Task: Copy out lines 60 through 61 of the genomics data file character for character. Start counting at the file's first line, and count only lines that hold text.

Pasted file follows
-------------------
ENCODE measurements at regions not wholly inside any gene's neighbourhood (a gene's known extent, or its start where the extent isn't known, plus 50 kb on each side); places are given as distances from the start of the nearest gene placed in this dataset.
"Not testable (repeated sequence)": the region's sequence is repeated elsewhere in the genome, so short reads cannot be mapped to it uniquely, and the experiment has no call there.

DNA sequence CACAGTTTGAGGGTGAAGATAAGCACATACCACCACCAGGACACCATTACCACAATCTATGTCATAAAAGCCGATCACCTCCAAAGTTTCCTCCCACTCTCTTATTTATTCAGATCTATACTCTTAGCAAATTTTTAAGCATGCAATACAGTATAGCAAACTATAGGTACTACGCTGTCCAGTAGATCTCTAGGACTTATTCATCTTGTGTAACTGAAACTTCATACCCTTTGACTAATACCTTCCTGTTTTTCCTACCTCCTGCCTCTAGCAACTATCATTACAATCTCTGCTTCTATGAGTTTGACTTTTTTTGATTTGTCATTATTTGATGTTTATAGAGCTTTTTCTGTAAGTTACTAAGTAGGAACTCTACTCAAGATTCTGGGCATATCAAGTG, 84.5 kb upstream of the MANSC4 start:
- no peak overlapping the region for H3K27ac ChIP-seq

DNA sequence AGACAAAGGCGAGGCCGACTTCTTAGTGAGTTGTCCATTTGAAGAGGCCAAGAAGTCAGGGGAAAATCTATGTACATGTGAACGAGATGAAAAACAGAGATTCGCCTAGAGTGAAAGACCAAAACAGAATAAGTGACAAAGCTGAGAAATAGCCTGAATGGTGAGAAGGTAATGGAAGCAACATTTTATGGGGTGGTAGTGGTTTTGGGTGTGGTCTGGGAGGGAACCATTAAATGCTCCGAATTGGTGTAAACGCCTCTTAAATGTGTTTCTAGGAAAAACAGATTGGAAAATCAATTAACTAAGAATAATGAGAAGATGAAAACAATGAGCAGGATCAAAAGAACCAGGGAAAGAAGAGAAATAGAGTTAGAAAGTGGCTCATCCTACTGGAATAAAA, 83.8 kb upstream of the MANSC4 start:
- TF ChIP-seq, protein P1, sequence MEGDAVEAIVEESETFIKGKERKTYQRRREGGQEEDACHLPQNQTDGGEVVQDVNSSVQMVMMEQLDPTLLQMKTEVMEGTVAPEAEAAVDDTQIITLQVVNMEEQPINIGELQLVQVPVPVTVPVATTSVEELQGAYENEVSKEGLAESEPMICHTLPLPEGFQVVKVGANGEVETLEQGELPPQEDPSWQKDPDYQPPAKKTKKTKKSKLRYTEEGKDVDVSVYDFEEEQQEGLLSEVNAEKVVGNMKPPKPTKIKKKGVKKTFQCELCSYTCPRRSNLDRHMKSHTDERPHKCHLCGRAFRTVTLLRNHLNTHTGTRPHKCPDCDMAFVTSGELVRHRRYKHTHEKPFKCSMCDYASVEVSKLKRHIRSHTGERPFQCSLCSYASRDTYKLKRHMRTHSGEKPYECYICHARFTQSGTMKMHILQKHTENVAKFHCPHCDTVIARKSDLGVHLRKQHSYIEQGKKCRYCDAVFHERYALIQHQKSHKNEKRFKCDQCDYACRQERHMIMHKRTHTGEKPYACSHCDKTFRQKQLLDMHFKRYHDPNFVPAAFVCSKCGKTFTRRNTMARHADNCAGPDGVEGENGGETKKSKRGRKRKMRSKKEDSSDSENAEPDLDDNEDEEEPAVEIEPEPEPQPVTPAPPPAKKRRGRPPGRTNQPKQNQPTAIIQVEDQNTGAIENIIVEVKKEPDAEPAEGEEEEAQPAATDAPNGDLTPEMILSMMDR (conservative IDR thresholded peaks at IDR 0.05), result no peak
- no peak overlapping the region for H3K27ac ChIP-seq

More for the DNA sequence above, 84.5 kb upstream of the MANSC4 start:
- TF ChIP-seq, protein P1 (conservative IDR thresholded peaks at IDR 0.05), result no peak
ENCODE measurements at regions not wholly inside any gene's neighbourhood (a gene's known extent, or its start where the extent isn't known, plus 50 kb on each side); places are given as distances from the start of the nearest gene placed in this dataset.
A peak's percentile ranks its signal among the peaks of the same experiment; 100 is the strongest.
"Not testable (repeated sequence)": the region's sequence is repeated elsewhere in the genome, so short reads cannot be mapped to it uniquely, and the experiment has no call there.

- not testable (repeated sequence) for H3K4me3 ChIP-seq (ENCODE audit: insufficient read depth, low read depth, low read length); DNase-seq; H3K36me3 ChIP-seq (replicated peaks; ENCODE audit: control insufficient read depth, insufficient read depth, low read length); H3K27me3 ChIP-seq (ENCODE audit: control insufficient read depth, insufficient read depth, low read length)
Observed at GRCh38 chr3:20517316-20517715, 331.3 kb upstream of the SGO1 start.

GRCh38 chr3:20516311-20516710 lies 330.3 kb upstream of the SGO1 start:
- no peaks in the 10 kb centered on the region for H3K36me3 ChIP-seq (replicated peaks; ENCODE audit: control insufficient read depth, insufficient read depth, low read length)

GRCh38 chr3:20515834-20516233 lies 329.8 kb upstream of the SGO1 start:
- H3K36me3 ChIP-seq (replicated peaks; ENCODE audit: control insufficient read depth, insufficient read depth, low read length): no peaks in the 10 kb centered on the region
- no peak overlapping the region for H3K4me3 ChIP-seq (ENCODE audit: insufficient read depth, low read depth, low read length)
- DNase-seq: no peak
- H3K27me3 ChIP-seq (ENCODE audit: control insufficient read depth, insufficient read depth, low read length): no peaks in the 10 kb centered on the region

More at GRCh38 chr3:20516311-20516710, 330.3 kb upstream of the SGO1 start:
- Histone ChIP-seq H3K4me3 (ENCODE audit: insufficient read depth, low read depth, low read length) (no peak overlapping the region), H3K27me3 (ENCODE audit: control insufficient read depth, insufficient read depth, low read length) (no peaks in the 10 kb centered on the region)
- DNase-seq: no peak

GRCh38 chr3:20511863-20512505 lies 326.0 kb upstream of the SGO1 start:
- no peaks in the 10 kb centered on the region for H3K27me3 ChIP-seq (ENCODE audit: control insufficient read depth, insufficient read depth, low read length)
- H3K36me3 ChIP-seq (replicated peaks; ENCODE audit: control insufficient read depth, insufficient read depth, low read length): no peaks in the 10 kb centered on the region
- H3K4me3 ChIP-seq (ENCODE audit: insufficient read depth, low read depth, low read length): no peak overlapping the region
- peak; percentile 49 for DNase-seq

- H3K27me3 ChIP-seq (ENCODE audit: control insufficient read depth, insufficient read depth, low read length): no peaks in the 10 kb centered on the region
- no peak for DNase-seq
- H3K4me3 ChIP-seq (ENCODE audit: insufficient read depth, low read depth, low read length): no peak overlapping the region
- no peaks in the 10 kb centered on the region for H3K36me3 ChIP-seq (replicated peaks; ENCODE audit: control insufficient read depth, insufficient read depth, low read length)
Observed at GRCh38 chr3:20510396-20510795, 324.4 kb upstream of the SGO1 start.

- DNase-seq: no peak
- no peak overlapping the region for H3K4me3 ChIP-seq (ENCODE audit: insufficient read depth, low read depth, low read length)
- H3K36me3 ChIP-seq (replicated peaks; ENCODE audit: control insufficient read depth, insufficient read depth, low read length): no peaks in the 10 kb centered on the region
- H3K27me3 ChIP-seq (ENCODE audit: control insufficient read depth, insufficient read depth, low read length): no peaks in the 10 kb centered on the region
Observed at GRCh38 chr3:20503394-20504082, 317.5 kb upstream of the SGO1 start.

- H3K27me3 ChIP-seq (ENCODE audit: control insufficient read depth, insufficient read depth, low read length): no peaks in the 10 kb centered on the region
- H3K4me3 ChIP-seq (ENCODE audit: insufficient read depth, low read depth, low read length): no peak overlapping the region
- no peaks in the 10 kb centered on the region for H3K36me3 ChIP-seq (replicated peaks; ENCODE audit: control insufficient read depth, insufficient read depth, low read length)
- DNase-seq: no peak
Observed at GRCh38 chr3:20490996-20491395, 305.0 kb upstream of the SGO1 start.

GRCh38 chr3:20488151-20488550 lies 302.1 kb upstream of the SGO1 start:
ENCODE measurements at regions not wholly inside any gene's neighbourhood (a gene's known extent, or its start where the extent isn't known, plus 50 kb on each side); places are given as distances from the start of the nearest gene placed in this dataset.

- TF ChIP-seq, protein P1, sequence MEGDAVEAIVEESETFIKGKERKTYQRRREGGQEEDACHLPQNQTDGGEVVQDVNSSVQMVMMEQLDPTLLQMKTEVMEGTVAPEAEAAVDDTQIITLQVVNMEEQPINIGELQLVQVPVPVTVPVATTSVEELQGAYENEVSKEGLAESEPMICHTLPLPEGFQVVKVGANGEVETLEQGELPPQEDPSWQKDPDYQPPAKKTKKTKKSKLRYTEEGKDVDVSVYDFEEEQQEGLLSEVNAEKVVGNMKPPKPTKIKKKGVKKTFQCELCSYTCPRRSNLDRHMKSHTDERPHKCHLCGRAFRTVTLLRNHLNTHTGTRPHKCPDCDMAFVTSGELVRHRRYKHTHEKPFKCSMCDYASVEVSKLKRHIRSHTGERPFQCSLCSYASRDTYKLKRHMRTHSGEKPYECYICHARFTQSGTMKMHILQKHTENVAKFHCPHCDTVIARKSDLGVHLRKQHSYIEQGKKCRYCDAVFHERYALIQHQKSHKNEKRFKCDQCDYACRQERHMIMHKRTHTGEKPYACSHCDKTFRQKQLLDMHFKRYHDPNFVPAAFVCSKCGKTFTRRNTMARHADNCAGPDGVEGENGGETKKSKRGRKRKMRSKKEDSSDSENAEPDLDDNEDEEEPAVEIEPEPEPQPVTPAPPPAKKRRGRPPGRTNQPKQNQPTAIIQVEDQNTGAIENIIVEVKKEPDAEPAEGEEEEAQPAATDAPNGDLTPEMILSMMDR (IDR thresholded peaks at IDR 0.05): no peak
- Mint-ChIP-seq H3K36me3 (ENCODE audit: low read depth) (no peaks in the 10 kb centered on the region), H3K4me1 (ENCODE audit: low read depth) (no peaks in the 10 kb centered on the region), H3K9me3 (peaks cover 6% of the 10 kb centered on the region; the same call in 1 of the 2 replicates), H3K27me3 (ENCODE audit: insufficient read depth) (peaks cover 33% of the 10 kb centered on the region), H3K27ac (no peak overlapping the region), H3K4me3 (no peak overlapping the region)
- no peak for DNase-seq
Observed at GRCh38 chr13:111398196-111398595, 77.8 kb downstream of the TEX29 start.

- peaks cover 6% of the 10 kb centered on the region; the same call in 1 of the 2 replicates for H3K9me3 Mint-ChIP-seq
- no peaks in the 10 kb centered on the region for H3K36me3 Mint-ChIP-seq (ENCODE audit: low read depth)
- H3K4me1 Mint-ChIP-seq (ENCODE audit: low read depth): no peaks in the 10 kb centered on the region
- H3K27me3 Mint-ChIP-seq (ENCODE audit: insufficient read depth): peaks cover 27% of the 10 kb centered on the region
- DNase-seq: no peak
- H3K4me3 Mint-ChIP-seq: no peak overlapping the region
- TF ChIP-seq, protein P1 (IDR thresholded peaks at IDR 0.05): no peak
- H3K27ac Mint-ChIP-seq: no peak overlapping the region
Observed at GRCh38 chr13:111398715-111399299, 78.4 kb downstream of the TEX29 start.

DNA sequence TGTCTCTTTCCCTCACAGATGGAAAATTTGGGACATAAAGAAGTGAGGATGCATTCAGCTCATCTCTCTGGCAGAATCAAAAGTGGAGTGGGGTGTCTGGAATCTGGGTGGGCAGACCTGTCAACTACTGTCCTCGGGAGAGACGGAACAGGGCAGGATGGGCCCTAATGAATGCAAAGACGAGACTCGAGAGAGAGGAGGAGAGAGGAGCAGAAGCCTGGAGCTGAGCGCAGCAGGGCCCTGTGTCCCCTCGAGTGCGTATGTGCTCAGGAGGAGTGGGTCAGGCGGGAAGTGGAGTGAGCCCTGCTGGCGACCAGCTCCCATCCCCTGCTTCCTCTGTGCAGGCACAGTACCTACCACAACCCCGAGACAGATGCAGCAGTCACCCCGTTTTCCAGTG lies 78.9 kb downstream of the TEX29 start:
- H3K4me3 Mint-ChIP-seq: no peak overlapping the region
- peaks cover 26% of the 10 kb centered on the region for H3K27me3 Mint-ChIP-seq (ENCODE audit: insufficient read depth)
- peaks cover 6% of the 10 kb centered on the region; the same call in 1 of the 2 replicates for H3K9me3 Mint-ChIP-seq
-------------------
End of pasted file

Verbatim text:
DNA sequence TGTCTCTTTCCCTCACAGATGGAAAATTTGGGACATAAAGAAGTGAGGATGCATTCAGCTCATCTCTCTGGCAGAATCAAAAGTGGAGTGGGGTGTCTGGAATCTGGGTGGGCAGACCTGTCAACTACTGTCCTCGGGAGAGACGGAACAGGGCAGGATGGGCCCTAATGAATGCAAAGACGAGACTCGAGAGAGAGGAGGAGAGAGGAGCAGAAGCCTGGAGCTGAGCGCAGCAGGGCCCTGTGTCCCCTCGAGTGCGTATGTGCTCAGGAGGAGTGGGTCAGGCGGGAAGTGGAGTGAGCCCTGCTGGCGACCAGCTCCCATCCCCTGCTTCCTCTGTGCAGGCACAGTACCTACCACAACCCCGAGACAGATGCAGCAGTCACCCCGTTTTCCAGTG lies 78.9 kb downstream of the TEX29 start:
- H3K4me3 Mint-ChIP-seq: no peak overlapping the region